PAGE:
First, let me say Happy New Year! I hope 2009 is prosperous, aligned, conscious and very busy for all!

Last year, we were answering some of the questions posed in our Cultural Beliefs post. Before being interrupted by tagging and holidays, we had delved a little deeper into the first two questions in If You Think You Can and I Strongly Believe.

As we discussed the next two questions amongst our group, it became clear that they were interdependent. We decided that we would look closer at: Have they been checked on a regular basis for course correction? and, Are the organizations concerned about the beliefs, not just as stated but also as realized in the day-to-day, mid and long term behaviours of the organizations? together, to avoid the chicken/egg quandary…If the company is not checking they are not concerned, if they are not concerned they are not checking.

Organizations move forward based on beliefs; beliefs about what they can do, what they want to do, what will help them do it, and what will stop them from doing it. Companies will go through the process, formally or informally, at least once of determining their beliefs, their goals, their processes and their constraints. But, do they check the pulse frequently, if at all, to ensure that the beliefs and behaviours continue to be aligned? It would seem that the Big 3 fall into the infrequent, if at all, category.

There are various tools, methods, and thinking available to help people probe underlying assumptions and beliefs. We apply our Cultural Impact process to help organizations gain visibility on their strengths, opportunities, and alignments; and to allow them to review these areas to consciously choose those which they want to continue, modify, or leave. As business leaders you can begin checking what your cultural pulse is through dialogue…ask questions whenever you get the chance. Probe for understanding, for knowledge, for behaviour, for capability, and for alignment – walking the talk.

There are also various ways available to probe the alignment of behaviours to beliefs. From Continuous Improvement to Theory of Constraints, the thinking all points to ongoing review of practises and behaviours for optimal performance. Review processes with the idea that constraints don’t actually disappear; day-to-day business is not static so constraints can regularly change, or show up in other areas once addressed. The same probes listed above for beliefs apply to processes, but in particular you want to ask “why” questions. Finding out why someone does something in a particular way provides the key to looking into what they believe, and ultimately the key to visibility of opportunities, barriers and constraints.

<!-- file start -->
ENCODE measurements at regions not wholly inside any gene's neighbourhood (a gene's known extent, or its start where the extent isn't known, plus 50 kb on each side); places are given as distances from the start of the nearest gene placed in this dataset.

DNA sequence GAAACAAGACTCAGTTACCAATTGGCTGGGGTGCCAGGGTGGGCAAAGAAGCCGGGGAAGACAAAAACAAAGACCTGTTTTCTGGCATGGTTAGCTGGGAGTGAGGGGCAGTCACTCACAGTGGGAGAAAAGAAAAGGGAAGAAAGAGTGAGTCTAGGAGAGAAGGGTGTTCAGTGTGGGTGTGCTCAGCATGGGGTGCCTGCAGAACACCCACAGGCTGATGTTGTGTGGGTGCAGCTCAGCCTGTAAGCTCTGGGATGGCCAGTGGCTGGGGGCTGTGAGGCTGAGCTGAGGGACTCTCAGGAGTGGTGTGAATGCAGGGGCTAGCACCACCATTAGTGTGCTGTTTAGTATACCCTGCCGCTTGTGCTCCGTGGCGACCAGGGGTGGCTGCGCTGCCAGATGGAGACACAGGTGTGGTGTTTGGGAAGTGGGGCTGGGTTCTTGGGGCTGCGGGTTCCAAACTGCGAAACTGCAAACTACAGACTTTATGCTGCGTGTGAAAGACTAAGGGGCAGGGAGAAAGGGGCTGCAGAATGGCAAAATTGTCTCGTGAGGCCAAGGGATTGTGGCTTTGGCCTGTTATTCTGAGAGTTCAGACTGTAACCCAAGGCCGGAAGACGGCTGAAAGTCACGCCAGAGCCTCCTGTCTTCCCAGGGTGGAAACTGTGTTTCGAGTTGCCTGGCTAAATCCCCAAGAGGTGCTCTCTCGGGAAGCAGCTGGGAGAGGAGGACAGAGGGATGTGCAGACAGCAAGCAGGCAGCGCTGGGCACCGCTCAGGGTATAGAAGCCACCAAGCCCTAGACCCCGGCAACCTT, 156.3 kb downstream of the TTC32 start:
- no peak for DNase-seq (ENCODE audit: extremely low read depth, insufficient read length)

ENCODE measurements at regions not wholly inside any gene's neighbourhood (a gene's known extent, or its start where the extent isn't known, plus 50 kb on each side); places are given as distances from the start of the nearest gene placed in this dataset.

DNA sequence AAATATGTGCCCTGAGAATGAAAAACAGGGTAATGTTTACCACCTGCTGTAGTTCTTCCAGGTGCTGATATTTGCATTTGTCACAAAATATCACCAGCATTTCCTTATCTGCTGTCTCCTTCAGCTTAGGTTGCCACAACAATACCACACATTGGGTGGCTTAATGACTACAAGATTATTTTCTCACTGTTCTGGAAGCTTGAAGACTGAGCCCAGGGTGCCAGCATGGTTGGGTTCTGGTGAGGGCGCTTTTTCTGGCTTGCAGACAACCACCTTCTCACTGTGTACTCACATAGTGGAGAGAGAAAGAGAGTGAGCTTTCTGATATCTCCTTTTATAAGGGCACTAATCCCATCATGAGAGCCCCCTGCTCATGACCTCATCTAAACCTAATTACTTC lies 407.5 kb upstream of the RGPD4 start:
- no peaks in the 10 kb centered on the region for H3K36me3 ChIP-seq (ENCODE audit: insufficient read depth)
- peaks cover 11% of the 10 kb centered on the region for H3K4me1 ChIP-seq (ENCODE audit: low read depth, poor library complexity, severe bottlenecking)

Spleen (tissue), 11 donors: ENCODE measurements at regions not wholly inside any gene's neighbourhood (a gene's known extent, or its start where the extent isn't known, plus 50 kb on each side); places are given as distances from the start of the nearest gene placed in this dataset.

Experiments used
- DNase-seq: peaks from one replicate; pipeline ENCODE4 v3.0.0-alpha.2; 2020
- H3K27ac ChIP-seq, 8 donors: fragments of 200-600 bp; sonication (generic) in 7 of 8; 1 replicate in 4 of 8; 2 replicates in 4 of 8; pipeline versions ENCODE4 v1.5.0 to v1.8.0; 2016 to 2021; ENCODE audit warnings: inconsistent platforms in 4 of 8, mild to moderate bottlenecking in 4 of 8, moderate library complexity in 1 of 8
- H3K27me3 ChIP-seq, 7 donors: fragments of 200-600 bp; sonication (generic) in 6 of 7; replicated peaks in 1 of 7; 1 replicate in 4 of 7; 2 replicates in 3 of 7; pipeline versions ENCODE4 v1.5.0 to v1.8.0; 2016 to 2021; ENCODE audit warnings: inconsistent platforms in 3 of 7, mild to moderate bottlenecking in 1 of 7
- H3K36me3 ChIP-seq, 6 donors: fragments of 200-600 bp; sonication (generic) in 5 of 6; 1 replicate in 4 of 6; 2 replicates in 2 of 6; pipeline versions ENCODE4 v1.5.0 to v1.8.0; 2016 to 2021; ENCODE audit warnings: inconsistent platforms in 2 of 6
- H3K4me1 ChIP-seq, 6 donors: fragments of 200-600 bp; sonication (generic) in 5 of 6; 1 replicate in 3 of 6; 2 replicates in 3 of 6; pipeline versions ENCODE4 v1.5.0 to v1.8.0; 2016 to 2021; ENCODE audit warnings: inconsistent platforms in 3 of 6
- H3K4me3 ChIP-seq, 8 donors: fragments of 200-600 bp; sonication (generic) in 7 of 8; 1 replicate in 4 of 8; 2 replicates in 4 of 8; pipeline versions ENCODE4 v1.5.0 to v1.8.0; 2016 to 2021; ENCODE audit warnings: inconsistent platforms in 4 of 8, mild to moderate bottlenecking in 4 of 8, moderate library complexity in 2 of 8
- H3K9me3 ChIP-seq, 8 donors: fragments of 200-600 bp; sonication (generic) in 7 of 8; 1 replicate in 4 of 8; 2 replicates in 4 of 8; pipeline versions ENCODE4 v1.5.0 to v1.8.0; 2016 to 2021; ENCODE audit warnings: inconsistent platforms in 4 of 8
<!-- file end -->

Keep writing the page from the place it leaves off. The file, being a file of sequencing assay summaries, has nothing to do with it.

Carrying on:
Often, behaviours in the form of processes, how we do what we do, are treated as low-lying fruit solutions. However, modifying behaviours without addressing the underlying assumption is like decorating a cardboard box with cake icing – it may look good for a while, but as soon as you dig deeper disappointment is sure to set in. The cake is found in checking the pulse often on both the behaviours and the beliefs, and moving to alignment where required.

Not checking your pulse has a tendency to create false urgency – or no urgency. Is complacency at work, are you singing the songs of your last success? What are you doing to generate and sustain an authentic or real sense of urgency? Have the Big 3 moved from complacency only to spin in false urgency?

Desired behaviours for authentic urgency:

  • Clear vision of where you are going and a commitment to moving towards it every day, versus putting out fires and frantic meetings
  • Purposeful, inspired, ongoing action – as a function of understanding the intention and holding to the desired outcome, versus sacrificing the journey – you can’t get to the end by giving up the means, this will affect the quality of the end
  • Thoughtful communication and collaboration versus the frenzied exchange of endless PowerPoint presentations

We check our assumptions regularly from a discipline standpoint as one of our execution capabilities – because we know they are not static.

Culture is collective reaction to the outside – when you get to the place where you are an institution and are not moved because you are so big, there is no impetus to respond in an agile way. The consensus on at least two of the Big 3 is that their refusal to re-evaluate and course correct their beliefs in alignment with their goals, they have no real urgency and find themselves hat in hand again.

As Mark J. Perry noted in his blog: Lessons from 1979 Chrysler Bailout, “Instead, the bailout and import quotas fooled the automakers into thinking they could keep doing business as usual.”

Don’t be fooled into doing anything, check your organizations pulse on a regular basis for course correction. You know what they say happens when we assume…